More than one-quarter of hospital readmissions were considered potentially preventable, according to an observational study of 1,000 general medicine patients readmitted within 30 days of discharge to 12 U.S. academic medical centers.
Physician adjudicators categorized readmissions as preventable if they rated the likelihood of preventability as 50 percent or more.
Lead researcher Andrew D. Auerbach, MD, MPH, of the University of California, San Francisco, and colleagues published their results online in JAMA Internal Medicine on March 7.
They evaluated 1,000 patients who were part of the Hospital Medicine Reengineering Network of hospital medicine investigators at 12 academic medical centers. They were all 18 years or older, spoke English as their primary language and were readmitted within 30 days of discharge between April 1, 2012 and March 31, 2013. The median age of patients was 55 years old.
The researchers collected data from interviews with patients, reviews of inpatient and outpatient medical records and surveys from patients’ physicians. Trained research assistants conducted interviews with patients about their perceptions of care during their previous hospital admission and their experiences since discharge.
The researchers then sent emails or faxed up to five surveys to each patient’s primary care physician, physician from the index hospital admission and the current attending physician. Research assistants followed with a structured medical record review, collected information regarding patients’ comorbidities and medications and recorded medical record-based measures of care transition processes.
To determine preventability, the researchers used a scale that had been used previously when assessing care transitions. At each site, two physician adjudicators reviewed available information for each case and developed initial assessments and worked together to make a final decision. Physician leads at each site resolved challenging cases.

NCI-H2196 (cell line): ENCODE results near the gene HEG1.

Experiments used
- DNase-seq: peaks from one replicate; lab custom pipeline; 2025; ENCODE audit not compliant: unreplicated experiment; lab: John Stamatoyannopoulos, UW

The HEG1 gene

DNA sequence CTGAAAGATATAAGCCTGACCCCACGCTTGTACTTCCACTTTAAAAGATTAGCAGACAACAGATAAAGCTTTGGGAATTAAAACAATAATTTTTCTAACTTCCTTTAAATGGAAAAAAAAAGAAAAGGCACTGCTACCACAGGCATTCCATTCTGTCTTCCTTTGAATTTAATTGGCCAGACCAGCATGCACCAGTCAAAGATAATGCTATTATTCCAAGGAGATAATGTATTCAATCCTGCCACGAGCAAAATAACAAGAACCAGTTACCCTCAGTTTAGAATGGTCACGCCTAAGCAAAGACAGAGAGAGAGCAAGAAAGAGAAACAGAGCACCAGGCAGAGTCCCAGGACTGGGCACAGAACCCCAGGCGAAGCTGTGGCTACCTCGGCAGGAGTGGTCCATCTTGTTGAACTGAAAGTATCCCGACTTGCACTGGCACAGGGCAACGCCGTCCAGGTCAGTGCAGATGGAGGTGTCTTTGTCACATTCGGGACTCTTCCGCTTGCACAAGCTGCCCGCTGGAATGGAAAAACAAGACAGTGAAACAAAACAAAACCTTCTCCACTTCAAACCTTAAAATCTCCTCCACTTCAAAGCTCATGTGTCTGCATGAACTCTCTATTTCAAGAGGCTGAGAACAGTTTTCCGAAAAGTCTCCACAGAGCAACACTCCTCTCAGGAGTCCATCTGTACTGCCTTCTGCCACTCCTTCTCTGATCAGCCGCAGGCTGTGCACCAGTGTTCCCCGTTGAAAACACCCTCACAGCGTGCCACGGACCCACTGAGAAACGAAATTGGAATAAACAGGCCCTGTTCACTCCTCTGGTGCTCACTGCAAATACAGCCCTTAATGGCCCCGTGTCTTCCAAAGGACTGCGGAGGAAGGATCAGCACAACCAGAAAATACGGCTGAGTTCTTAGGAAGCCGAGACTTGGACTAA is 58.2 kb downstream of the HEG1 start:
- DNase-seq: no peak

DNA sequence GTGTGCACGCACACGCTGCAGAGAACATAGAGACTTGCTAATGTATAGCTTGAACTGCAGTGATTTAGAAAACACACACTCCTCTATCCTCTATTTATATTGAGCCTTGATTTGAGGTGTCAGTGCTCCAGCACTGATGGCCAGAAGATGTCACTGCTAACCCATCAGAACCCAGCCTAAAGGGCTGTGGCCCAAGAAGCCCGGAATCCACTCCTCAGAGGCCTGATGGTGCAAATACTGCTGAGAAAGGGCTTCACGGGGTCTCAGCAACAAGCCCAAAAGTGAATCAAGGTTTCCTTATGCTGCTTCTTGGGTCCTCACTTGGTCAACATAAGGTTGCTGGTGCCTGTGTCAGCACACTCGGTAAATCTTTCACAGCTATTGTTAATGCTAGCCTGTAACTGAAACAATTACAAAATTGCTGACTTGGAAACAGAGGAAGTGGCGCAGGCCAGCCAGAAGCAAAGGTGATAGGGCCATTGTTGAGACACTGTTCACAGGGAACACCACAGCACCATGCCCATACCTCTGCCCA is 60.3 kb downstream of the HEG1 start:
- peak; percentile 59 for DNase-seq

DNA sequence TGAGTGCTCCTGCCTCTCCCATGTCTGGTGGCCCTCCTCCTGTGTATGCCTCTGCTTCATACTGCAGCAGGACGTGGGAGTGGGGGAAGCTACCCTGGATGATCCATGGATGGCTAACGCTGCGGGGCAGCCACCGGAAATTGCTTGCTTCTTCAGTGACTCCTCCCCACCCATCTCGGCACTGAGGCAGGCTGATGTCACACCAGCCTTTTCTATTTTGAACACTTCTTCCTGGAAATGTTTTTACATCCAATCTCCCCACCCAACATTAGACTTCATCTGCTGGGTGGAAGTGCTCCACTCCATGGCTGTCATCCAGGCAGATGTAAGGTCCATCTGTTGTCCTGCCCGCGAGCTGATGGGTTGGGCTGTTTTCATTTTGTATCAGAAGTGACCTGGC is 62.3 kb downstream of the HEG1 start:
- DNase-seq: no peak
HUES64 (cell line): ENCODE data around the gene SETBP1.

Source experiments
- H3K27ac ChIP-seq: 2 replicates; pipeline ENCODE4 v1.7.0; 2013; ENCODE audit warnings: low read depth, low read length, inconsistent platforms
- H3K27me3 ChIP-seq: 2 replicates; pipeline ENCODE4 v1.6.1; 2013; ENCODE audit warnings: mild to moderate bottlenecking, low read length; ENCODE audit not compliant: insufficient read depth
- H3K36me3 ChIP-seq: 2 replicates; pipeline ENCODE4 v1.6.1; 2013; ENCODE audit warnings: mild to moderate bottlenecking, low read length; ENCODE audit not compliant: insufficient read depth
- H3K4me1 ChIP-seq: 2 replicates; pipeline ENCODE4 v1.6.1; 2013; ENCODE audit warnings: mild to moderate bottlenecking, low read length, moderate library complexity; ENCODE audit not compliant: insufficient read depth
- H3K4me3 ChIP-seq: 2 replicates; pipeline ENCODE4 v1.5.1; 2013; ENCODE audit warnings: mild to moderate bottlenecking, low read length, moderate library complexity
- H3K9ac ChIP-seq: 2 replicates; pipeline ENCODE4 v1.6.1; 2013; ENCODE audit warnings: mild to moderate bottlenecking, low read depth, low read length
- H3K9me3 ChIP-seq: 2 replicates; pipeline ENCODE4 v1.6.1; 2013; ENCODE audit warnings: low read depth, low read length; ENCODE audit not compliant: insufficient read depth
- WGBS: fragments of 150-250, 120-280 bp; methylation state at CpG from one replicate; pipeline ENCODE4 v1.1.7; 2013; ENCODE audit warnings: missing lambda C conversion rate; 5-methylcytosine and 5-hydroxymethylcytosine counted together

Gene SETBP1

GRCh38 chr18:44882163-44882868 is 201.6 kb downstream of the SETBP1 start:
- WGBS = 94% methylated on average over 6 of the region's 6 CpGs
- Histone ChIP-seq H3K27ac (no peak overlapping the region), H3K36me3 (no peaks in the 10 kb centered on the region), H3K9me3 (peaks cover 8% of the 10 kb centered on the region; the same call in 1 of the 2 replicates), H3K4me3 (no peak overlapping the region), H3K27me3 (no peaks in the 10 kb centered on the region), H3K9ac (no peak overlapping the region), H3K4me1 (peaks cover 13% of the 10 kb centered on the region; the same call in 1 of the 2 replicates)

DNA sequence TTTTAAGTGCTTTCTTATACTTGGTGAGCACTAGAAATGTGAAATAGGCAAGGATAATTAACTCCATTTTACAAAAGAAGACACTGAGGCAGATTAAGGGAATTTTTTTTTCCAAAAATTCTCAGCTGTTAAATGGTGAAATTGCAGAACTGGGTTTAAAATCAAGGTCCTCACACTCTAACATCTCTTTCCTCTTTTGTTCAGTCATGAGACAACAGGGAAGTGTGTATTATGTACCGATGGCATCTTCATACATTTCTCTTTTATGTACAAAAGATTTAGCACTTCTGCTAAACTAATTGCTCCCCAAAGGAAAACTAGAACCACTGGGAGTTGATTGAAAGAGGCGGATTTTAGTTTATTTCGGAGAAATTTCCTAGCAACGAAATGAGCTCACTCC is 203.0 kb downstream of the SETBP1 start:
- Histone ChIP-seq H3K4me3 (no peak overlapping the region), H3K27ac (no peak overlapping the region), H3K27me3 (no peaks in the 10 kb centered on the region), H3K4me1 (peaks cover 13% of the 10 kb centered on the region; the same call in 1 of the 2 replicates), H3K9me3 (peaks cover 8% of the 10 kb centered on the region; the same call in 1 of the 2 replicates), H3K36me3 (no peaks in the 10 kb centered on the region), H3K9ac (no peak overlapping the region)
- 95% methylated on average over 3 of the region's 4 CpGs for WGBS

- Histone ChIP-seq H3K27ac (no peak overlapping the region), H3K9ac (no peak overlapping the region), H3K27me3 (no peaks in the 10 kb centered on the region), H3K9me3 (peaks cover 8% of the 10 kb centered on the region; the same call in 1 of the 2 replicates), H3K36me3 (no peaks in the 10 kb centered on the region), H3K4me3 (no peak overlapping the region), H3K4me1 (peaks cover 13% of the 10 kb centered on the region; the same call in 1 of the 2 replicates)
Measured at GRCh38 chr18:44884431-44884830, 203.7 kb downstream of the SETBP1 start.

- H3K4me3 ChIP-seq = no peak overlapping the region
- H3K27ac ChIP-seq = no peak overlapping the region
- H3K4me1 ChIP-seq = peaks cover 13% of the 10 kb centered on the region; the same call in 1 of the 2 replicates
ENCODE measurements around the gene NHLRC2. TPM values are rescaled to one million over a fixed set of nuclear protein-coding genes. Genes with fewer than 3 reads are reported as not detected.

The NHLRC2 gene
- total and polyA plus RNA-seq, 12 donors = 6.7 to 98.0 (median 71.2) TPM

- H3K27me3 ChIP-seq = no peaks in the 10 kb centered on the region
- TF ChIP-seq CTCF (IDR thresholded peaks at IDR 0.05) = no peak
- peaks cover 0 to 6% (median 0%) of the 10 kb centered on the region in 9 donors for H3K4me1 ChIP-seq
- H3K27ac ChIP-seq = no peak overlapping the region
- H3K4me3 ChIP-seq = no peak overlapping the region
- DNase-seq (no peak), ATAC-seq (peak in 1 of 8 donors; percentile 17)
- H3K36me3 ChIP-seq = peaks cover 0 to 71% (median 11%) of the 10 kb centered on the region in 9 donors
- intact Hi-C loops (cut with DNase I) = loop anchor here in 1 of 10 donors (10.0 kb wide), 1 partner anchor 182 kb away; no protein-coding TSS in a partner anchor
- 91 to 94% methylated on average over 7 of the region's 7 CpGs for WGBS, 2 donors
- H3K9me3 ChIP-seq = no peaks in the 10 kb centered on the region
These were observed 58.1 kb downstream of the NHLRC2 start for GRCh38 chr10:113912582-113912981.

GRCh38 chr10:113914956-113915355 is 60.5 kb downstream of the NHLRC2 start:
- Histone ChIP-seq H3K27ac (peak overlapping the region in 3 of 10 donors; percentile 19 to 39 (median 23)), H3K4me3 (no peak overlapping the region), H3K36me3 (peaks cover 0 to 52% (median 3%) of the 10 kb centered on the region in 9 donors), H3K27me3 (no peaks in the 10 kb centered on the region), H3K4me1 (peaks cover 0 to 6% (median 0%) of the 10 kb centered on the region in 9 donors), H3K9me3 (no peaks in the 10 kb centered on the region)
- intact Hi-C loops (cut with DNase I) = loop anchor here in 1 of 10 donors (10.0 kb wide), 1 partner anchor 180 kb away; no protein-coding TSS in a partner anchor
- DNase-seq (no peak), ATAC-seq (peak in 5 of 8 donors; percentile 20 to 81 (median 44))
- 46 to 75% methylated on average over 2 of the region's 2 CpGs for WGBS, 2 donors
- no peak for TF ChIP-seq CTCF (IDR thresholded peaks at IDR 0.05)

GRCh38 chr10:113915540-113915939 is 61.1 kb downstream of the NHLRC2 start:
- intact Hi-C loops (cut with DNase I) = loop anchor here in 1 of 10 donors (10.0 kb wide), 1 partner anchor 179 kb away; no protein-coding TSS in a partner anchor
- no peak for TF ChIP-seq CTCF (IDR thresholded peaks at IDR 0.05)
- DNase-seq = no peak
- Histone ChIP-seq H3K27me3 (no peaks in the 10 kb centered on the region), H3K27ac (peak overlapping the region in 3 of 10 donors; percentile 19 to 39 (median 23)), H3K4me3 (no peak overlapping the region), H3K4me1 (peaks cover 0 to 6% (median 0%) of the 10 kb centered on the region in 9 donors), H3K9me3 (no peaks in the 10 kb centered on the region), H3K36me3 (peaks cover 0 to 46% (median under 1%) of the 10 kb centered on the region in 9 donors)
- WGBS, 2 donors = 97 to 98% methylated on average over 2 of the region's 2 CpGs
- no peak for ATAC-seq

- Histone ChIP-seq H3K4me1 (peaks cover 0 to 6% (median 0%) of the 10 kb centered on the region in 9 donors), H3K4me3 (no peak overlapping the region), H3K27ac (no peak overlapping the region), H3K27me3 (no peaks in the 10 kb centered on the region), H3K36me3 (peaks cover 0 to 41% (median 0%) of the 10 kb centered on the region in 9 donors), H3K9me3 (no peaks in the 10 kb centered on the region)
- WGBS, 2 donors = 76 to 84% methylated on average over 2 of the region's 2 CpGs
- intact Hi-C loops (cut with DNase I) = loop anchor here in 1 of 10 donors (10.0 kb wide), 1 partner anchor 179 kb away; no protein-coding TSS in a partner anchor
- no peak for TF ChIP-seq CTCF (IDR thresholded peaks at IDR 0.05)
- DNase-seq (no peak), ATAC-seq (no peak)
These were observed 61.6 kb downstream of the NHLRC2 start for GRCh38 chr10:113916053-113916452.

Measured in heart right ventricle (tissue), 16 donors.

Of the patients, 26.9 percent had a potentially preventable readmission. Further, of the preventable readmissions, 52.0 percent were potentially preventable with efforts made during the index admission.
Patients with and without preventable readmissions had similar inpatient care processes and their ability to manage care after discharge. However, the researchers noted that patients who reported problems with drugs or alcohol were less likely to have their readmission considered preventable. In addition, patients who could not reach their physicians after discharge were more likely to have a preventable readmission.
Multivariable models found the following four factors were most strongly associated with potentially preventable readmissions: premature discharge from the index hospitalization; failure to relay important information to outpatient healthcare professionals; lack of discussions about care goals among patients with serious illnesses; and emergency department decision making to admit a patient who may not have required an inpatient stay.
The following factors were also associated with potentially preventable readmissions: emergency department decision making; inability to keep appointments after discharge; premature dis- charge from the hospital and patient lack of awareness of whom to contact after discharge.
The results were similar when the researchers performed multivariable models that excluded data from sites with fewer than 50 patients and when they excluded sites whose aggregate estimates of preventability were in the top or lower two of sites.
The analysis had a few limitations, according to the researchers, including that the case review process featured a subjective view to determine preventability of readmissions. They also did not retain patient factors in their final models. Further, most patients were from large academic medical centers, which could limit the generalizability of the findings.
“Because our study cannot ascribe causality to the factors we have identified, our results cannot support the conclusion that eliminating the factors we identified will surely reduce readmissions,” they wrote. “The answer to that question will require further studies. Our study formulates a potential approach for prioritizing local efforts, as well as monitoring the effectiveness of programs in place. Finally, our results suggest a potential approach to focus interventions in ways that span the continuum of care, prioritize efforts to prepare patients more effectively for discharge, and provide better ability for patients, caregivers, and healthcare professionals to support patients and improve outcomes during the period after hospitalization.”